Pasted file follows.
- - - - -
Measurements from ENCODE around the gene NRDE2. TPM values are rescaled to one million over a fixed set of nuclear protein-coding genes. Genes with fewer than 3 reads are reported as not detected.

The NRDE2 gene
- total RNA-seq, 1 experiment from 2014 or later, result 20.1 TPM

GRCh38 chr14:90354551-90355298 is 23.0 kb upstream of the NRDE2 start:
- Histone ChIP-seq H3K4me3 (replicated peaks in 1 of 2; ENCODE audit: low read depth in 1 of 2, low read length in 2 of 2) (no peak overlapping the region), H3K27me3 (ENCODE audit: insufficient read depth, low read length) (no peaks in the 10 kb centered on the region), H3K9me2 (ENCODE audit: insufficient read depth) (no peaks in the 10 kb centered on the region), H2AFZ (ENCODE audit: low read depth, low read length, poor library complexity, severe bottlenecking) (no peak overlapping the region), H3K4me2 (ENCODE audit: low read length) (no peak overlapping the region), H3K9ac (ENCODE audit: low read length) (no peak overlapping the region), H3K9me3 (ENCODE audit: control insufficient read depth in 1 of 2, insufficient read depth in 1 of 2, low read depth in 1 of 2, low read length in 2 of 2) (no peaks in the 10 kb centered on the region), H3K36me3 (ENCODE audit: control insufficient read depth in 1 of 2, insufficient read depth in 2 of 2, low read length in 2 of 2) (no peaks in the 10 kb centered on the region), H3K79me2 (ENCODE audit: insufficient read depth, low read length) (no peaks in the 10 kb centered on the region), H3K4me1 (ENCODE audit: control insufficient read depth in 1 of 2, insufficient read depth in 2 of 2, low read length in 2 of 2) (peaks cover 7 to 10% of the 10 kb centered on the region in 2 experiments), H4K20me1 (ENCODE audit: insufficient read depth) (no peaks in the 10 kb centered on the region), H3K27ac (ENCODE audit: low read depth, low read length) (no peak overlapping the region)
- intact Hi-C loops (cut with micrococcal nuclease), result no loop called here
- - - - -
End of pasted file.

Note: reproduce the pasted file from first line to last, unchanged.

Measurements from ENCODE around the gene NRDE2. TPM values are rescaled to one million over a fixed set of nuclear protein-coding genes. Genes with fewer than 3 reads are reported as not detected.

The NRDE2 gene
- total RNA-seq, 1 experiment from 2014 or later, result 20.1 TPM

GRCh38 chr14:90354551-90355298 is 23.0 kb upstream of the NRDE2 start:
- Histone ChIP-seq H3K4me3 (replicated peaks in 1 of 2; ENCODE audit: low read depth in 1 of 2, low read length in 2 of 2) (no peak overlapping the region), H3K27me3 (ENCODE audit: insufficient read depth, low read length) (no peaks in the 10 kb centered on the region), H3K9me2 (ENCODE audit: insufficient read depth) (no peaks in the 10 kb centered on the region), H2AFZ (ENCODE audit: low read depth, low read length, poor library complexity, severe bottlenecking) (no peak overlapping the region), H3K4me2 (ENCODE audit: low read length) (no peak overlapping the region), H3K9ac (ENCODE audit: low read length) (no peak overlapping the region), H3K9me3 (ENCODE audit: control insufficient read depth in 1 of 2, insufficient read depth in 1 of 2, low read depth in 1 of 2, low read length in 2 of 2) (no peaks in the 10 kb centered on the region), H3K36me3 (ENCODE audit: control insufficient read depth in 1 of 2, insufficient read depth in 2 of 2, low read length in 2 of 2) (no peaks in the 10 kb centered on the region), H3K79me2 (ENCODE audit: insufficient read depth, low read length) (no peaks in the 10 kb centered on the region), H3K4me1 (ENCODE audit: control insufficient read depth in 1 of 2, insufficient read depth in 2 of 2, low read length in 2 of 2) (peaks cover 7 to 10% of the 10 kb centered on the region in 2 experiments), H4K20me1 (ENCODE audit: insufficient read depth) (no peaks in the 10 kb centered on the region), H3K27ac (ENCODE audit: low read depth, low read length) (no peak overlapping the region)
- intact Hi-C loops (cut with micrococcal nuclease), result no loop called here